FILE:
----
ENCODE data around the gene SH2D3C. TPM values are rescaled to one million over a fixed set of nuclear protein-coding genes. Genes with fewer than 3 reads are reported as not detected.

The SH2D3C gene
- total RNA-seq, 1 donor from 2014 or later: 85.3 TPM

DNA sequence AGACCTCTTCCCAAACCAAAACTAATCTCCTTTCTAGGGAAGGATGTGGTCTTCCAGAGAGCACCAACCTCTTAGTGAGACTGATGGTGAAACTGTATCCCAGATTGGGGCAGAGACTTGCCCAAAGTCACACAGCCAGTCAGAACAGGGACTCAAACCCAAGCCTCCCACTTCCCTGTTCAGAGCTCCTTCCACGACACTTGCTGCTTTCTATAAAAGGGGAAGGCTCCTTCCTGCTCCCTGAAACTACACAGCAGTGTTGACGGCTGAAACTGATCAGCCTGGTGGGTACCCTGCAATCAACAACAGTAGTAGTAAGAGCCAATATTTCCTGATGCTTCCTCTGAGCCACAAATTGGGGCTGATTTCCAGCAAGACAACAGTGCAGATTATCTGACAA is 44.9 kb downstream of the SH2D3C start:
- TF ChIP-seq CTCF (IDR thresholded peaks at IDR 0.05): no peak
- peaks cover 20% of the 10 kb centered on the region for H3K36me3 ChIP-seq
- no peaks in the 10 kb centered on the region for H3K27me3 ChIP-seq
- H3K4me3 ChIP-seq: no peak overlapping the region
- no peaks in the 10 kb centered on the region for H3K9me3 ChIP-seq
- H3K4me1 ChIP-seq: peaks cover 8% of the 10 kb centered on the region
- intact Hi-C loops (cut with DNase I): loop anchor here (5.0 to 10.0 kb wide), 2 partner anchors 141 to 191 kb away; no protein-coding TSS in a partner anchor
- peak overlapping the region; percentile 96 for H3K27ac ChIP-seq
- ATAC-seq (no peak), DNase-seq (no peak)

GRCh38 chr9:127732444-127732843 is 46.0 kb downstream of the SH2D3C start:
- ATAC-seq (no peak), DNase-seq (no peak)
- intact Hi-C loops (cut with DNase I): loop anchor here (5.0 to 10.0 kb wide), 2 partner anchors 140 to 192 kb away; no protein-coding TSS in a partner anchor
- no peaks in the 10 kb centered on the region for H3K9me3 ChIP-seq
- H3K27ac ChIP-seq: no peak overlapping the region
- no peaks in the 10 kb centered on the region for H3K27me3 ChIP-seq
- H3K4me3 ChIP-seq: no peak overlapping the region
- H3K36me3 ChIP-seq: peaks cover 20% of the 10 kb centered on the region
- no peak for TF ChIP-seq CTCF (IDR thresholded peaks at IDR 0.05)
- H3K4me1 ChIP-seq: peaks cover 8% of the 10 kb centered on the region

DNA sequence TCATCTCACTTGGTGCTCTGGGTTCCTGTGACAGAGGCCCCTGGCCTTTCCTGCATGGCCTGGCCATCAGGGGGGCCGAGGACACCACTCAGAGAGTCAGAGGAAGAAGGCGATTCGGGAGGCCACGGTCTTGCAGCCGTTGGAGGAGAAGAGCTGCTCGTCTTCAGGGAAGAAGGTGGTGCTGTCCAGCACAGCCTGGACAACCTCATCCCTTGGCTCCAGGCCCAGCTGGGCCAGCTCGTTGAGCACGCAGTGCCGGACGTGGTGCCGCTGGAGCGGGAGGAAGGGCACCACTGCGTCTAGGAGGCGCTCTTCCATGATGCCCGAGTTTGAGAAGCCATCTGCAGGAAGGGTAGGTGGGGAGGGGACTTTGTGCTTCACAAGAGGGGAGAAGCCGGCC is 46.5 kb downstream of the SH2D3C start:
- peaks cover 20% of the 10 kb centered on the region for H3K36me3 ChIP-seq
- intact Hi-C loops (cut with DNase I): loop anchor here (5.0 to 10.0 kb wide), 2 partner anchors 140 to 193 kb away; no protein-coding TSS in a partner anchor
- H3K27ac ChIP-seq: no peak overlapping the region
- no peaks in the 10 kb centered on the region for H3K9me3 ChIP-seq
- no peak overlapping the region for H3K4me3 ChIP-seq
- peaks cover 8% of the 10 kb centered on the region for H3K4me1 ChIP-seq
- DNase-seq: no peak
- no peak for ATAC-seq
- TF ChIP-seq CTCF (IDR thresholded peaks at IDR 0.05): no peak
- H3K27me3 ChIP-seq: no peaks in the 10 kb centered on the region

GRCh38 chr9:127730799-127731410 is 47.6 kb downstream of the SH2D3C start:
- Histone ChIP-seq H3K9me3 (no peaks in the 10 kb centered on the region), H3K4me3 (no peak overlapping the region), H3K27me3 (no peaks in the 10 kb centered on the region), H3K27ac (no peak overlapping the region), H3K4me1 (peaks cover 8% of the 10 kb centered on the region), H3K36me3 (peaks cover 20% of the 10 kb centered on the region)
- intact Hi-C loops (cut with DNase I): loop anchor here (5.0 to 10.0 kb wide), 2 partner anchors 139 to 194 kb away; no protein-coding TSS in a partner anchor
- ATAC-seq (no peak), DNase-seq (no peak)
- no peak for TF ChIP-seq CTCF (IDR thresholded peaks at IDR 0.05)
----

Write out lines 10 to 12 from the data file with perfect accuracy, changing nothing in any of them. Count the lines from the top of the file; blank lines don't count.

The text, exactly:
- H3K4me1 ChIP-seq: peaks cover 8% of the 10 kb centered on the region
- intact Hi-C loops (cut with DNase I): loop anchor here (5.0 to 10.0 kb wide), 2 partner anchors 141 to 191 kb away; no protein-coding TSS in a partner anchor
- peak overlapping the region; percentile 96 for H3K27ac ChIP-seq